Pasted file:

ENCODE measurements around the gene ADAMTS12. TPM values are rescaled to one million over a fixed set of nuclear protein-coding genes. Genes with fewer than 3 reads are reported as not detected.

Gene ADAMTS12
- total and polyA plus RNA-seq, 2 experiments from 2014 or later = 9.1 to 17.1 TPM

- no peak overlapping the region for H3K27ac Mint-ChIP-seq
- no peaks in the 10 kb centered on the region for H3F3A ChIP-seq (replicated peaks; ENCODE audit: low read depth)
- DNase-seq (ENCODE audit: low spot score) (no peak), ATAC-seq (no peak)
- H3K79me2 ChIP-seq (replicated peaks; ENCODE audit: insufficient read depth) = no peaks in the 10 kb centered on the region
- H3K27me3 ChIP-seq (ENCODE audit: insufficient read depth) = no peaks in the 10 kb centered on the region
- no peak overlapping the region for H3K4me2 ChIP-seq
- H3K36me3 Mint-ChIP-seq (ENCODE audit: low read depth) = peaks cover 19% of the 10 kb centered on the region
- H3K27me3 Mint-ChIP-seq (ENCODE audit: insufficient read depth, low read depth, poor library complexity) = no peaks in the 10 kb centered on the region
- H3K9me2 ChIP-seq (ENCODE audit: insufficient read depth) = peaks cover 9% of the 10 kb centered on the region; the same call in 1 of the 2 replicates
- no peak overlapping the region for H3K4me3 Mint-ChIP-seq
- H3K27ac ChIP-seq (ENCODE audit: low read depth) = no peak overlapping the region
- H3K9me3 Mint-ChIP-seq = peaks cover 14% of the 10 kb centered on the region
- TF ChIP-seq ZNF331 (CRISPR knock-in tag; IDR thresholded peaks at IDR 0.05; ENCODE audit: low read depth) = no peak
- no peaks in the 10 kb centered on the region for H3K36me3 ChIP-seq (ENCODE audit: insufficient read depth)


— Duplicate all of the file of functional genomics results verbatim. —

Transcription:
ENCODE measurements around the gene ADAMTS12. TPM values are rescaled to one million over a fixed set of nuclear protein-coding genes. Genes with fewer than 3 reads are reported as not detected.

Gene ADAMTS12
- total and polyA plus RNA-seq, 2 experiments from 2014 or later = 9.1 to 17.1 TPM

- no peak overlapping the region for H3K27ac Mint-ChIP-seq
- no peaks in the 10 kb centered on the region for H3F3A ChIP-seq (replicated peaks; ENCODE audit: low read depth)
- DNase-seq (ENCODE audit: low spot score) (no peak), ATAC-seq (no peak)
- H3K79me2 ChIP-seq (replicated peaks; ENCODE audit: insufficient read depth) = no peaks in the 10 kb centered on the region
- H3K27me3 ChIP-seq (ENCODE audit: insufficient read depth) = no peaks in the 10 kb centered on the region
- no peak overlapping the region for H3K4me2 ChIP-seq
- H3K36me3 Mint-ChIP-seq (ENCODE audit: low read depth) = peaks cover 19% of the 10 kb centered on the region
- H3K27me3 Mint-ChIP-seq (ENCODE audit: insufficient read depth, low read depth, poor library complexity) = no peaks in the 10 kb centered on the region
- H3K9me2 ChIP-seq (ENCODE audit: insufficient read depth) = peaks cover 9% of the 10 kb centered on the region; the same call in 1 of the 2 replicates
- no peak overlapping the region for H3K4me3 Mint-ChIP-seq
- H3K27ac ChIP-seq (ENCODE audit: low read depth) = no peak overlapping the region
- H3K9me3 Mint-ChIP-seq = peaks cover 14% of the 10 kb centered on the region
- TF ChIP-seq ZNF331 (CRISPR knock-in tag; IDR thresholded peaks at IDR 0.05; ENCODE audit: low read depth) = no peak
- no peaks in the 10 kb centered on the region for H3K36me3 ChIP-seq (ENCODE audit: insufficient read depth)